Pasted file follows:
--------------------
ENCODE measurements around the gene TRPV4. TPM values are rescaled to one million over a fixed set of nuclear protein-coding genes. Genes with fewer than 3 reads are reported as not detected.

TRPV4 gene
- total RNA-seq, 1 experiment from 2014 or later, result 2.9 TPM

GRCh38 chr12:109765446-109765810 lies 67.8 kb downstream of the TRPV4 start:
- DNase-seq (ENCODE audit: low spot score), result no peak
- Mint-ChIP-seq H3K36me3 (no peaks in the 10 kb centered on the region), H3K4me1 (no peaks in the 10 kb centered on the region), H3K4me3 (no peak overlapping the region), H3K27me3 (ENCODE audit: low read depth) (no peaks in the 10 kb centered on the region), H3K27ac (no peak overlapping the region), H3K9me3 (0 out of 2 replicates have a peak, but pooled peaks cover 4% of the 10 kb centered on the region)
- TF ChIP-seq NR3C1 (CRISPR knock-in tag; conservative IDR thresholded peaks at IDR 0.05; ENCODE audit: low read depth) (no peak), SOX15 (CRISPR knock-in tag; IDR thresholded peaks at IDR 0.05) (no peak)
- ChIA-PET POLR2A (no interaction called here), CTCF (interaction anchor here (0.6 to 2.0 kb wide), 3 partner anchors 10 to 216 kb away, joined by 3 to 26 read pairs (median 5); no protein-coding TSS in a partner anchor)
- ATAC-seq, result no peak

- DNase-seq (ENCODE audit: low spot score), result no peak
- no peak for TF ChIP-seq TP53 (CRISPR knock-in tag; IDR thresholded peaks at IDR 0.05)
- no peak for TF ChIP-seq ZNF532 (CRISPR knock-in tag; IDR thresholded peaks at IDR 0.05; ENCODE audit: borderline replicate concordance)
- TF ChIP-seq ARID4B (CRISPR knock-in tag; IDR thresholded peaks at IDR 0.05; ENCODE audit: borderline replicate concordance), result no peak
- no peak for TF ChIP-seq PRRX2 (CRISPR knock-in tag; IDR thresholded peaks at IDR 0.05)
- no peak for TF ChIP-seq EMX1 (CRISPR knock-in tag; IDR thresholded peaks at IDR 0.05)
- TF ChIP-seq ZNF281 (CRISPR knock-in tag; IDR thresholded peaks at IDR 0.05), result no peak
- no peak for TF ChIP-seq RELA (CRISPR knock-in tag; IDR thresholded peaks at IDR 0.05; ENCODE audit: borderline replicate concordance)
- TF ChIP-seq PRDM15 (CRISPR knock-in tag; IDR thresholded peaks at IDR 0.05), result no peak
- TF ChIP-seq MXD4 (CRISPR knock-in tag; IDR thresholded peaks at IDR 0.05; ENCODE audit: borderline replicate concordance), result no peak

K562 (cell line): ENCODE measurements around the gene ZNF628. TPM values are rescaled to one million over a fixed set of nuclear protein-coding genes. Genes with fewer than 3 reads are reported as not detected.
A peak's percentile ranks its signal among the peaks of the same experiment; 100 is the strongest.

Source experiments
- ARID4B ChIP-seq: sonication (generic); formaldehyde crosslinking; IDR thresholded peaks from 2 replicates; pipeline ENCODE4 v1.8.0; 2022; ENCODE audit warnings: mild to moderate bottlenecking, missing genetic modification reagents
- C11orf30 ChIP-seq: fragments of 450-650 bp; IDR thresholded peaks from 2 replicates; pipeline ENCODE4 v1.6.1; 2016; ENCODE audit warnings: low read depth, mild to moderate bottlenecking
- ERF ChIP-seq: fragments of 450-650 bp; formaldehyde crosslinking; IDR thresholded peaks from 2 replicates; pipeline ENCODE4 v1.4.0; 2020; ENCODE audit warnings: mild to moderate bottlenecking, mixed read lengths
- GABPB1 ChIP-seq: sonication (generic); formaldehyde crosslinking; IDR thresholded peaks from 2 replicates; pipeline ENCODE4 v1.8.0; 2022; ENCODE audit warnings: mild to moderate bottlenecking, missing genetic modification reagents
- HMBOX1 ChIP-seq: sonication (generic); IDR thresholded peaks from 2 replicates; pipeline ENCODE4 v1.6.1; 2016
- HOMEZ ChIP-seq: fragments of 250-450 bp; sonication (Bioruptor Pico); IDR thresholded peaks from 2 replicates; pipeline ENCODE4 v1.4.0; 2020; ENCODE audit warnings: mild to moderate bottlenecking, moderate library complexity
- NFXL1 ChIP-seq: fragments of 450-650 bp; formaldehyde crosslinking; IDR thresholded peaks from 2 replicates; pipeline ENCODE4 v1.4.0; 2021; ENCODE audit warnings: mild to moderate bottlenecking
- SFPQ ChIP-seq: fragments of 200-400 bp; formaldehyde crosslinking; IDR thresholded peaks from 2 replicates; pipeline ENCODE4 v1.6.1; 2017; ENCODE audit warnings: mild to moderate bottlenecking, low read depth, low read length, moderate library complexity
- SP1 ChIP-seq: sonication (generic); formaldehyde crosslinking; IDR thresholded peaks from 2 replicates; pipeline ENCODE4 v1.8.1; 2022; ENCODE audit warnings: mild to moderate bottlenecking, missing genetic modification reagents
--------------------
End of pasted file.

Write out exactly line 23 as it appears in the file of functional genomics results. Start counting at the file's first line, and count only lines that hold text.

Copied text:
- ARID4B ChIP-seq: sonication (generic); formaldehyde crosslinking; IDR thresholded peaks from 2 replicates; pipeline ENCODE4 v1.8.0; 2022; ENCODE audit warnings: mild to moderate bottlenecking, missing genetic modification reagents